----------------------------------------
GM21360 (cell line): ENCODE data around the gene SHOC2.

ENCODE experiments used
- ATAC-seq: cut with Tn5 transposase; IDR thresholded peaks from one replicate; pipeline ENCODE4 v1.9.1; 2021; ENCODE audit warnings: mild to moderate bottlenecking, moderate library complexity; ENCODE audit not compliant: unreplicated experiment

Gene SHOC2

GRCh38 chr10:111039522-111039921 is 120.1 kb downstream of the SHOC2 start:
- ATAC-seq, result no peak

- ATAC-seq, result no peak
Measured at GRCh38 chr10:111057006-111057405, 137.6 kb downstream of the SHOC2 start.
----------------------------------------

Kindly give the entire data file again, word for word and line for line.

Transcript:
GM21360 (cell line): ENCODE data around the gene SHOC2.

ENCODE experiments used
- ATAC-seq: cut with Tn5 transposase; IDR thresholded peaks from one replicate; pipeline ENCODE4 v1.9.1; 2021; ENCODE audit warnings: mild to moderate bottlenecking, moderate library complexity; ENCODE audit not compliant: unreplicated experiment

Gene SHOC2

GRCh38 chr10:111039522-111039921 is 120.1 kb downstream of the SHOC2 start:
- ATAC-seq, result no peak

- ATAC-seq, result no peak
Measured at GRCh38 chr10:111057006-111057405, 137.6 kb downstream of the SHOC2 start.